Even when water is frozen, there are still plenty of ways it can be dangerous. In these days of severe winter weather, frozen pipes and flooding danger can be a serious threat to both your home and your loved ones. Read on to learn more about this topic.
Why Worry About Frozen Pipes and Flooding Danger?
With freezing temperatures and powerful winter storms, it is easy for the water inside your plumbing systems to become frozen. In serious instances, frozen pipes and flooding danger go hand-in-hand.
Once the temperature drops below 32 degrees, the water will freeze and expand within your pipes. This can place unexpected pressure on pipes, causing them to crack or leak. This could result in an annoying drip, or possibly severe flooding.
A leaking pipe can cause major damage to a home. If not stopped quickly enough, it could fill your entire basement with water. This can easily destroy valuable property, family keepsakes and anything else in vicinity of the water. To make matters worse, it can also damage the structure of the home, leading to mold and mildew.
Besides a plumber, these floods require costly repairs and rebuilding. To make matters worse, you might not have access to water until the damage is repaired. This can make a home uninhabitable for days or even weeks.
Drowning Danger from Flooding
As we mentioned above, the cracked pipe could simply produce a slow trickling drip. This is still a concern that needs to be handled as quickly as possible. That said, frozen pipes and flooding danger are a much larger concern.
Water can rush into a room quickly and without warning. For homes with young children and elderly members of the family, this can quickly become a serious drowning risk. Seniors might not be able to get up the stairs fast enough. Slipping can also be quite common for older folks
As for young children, the Centers for Disease Control and Prevention
warn that drowning is the top cause of death for children aged four and younger. A sudden flood could put a frightened child in danger of injury or even worse.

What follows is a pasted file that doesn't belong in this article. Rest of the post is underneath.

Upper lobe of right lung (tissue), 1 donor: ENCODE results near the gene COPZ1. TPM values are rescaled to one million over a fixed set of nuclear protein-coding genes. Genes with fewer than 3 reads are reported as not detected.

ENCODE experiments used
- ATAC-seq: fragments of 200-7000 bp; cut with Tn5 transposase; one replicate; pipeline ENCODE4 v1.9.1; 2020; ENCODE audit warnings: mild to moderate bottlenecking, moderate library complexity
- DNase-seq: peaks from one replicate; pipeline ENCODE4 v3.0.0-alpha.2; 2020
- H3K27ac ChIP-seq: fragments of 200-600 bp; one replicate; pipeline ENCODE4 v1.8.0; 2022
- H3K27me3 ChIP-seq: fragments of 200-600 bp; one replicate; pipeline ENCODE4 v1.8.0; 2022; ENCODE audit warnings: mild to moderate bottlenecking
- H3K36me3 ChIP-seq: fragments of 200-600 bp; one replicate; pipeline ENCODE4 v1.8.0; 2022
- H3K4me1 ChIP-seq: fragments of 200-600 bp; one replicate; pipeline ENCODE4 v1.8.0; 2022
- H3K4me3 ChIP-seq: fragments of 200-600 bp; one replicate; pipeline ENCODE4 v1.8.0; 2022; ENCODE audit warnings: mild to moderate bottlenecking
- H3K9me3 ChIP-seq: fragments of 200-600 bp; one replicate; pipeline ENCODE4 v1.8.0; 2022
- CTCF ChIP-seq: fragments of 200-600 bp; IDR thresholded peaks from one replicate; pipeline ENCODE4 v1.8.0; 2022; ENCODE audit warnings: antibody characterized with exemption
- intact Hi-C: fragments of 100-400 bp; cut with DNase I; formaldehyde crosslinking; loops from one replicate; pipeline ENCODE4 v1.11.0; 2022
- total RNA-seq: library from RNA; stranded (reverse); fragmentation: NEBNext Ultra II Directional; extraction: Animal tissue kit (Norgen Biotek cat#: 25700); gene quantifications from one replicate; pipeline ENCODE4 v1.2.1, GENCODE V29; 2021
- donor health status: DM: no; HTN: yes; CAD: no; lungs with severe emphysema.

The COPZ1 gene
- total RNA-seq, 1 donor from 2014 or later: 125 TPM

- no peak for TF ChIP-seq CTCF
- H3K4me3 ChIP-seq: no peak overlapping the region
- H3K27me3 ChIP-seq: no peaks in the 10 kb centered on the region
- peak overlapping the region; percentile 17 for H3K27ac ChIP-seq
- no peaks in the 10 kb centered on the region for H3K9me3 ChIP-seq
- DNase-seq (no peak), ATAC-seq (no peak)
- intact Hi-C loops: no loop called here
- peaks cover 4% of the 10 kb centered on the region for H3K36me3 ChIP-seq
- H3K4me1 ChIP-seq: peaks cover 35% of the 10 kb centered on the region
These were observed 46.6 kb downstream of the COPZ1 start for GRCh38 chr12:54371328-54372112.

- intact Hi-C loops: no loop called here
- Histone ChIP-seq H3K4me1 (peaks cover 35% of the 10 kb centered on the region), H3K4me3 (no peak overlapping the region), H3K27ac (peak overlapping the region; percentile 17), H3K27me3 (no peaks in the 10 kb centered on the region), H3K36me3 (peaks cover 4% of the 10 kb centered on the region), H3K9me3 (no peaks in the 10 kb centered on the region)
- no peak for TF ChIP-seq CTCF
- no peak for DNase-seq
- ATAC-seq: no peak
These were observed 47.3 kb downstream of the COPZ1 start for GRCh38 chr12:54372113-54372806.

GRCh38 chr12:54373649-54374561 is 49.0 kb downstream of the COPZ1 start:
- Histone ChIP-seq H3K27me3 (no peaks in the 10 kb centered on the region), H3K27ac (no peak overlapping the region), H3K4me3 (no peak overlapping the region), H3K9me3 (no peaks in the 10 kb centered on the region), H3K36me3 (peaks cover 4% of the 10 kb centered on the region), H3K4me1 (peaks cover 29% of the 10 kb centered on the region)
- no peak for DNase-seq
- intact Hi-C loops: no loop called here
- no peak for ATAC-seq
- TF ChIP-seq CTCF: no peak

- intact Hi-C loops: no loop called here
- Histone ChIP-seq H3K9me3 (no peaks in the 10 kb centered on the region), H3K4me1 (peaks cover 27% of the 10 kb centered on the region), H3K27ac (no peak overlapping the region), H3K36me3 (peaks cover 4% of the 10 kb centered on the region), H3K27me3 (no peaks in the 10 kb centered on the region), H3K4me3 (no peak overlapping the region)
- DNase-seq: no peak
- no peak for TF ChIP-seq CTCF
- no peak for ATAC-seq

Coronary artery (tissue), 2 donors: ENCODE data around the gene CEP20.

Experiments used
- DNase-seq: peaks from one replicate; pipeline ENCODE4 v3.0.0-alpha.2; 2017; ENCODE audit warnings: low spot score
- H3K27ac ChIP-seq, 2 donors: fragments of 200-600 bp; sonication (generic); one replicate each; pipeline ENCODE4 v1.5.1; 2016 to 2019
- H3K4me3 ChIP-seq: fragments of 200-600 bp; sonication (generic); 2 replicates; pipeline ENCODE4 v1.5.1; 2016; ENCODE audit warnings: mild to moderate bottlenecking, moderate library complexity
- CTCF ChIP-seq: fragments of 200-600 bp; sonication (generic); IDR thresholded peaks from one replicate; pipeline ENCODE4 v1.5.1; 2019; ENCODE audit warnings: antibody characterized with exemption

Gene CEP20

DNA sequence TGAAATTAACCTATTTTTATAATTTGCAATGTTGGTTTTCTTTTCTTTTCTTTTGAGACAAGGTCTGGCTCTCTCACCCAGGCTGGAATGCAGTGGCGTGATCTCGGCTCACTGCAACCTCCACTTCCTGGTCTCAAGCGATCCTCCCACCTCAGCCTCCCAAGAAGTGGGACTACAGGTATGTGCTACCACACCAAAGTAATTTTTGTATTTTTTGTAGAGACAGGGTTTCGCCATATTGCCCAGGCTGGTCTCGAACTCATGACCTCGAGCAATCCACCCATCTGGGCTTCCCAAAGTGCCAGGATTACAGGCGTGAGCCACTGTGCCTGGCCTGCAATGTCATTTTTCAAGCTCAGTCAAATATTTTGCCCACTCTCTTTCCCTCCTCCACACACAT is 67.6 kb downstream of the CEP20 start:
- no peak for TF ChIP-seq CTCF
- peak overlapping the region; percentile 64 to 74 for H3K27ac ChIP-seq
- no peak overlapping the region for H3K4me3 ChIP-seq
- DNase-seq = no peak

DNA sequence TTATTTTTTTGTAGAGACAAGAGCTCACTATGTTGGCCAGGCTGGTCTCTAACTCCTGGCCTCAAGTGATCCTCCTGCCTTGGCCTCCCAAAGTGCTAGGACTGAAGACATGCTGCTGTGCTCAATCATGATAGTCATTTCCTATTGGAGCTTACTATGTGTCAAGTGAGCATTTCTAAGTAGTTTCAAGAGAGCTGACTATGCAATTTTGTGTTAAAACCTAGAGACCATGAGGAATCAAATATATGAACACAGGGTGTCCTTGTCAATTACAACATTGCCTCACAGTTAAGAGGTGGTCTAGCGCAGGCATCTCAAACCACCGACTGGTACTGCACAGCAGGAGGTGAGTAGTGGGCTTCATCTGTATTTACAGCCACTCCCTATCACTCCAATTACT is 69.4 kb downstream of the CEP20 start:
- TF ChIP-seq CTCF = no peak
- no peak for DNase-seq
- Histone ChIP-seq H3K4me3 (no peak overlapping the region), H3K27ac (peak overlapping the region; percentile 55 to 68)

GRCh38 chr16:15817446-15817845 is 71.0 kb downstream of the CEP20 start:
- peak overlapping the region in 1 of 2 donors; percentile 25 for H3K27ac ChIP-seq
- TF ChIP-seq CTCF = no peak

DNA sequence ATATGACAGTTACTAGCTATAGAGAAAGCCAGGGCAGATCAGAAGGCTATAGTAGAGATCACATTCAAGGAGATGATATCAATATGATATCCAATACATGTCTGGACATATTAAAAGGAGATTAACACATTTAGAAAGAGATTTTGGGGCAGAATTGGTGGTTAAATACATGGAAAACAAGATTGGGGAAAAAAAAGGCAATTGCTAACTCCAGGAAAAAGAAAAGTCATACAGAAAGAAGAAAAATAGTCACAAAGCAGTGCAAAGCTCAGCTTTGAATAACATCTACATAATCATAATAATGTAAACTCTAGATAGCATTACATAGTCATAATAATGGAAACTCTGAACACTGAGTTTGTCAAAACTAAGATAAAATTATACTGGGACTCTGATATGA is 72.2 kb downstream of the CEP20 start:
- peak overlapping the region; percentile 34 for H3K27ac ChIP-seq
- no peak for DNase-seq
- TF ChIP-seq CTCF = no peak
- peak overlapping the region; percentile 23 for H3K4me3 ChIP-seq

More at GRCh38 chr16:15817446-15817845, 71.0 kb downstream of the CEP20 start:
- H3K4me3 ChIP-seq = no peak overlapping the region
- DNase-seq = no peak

Don’t forget your pets either. If a pet is trapped in a room that is rapidly filling with water, it could quickly become quite dangerous.
Watching for Trouble Areas
When it comes to frozen pipes, there are some that are most in need of care. These often include pipes that are outdoors and left exposed to the elements. These can include garden hoses, swimming pool supply lines, sprinkler systems and more. Additionally, any pipes that run up exterior walls of the building could be at risk.
Something else to watch is the water supply pipes, which may be located in unheated places. The basement of many homes can become quite frigid, so this is a good place to keep a lookout.
Now that you know some potential trouble areas, it is time for preventative measures. Frozen pipes and flooding danger cannot always be stopped, but there are some steps a homeowner can take to limit risk.
For one, keep your garage doors closed if there are any pipes inside. It’ll keep the temperature higher, which can help prevent freezing. During times when it is particularly cold, consider letting the cold water drip from a faucet connected to exposed pipes. This running water, even though it is cold, can help prevent the pipes from freezing.
At night, keep the thermostat set to the same temperature as during the day. This could add cost to your heating bill, but it should prevent freezing during the colder nights. Keeping with this idea, don’t turn off your heat if you are traveling for a few days. Keeping your thermostat set to about 55 degrees or higher should help to prevent frozen pipes.
For more information, the American Red Cross
has an excellent guide for this issue. Finally, contact a professional to help find any troublesome areas of your home before danger strikes.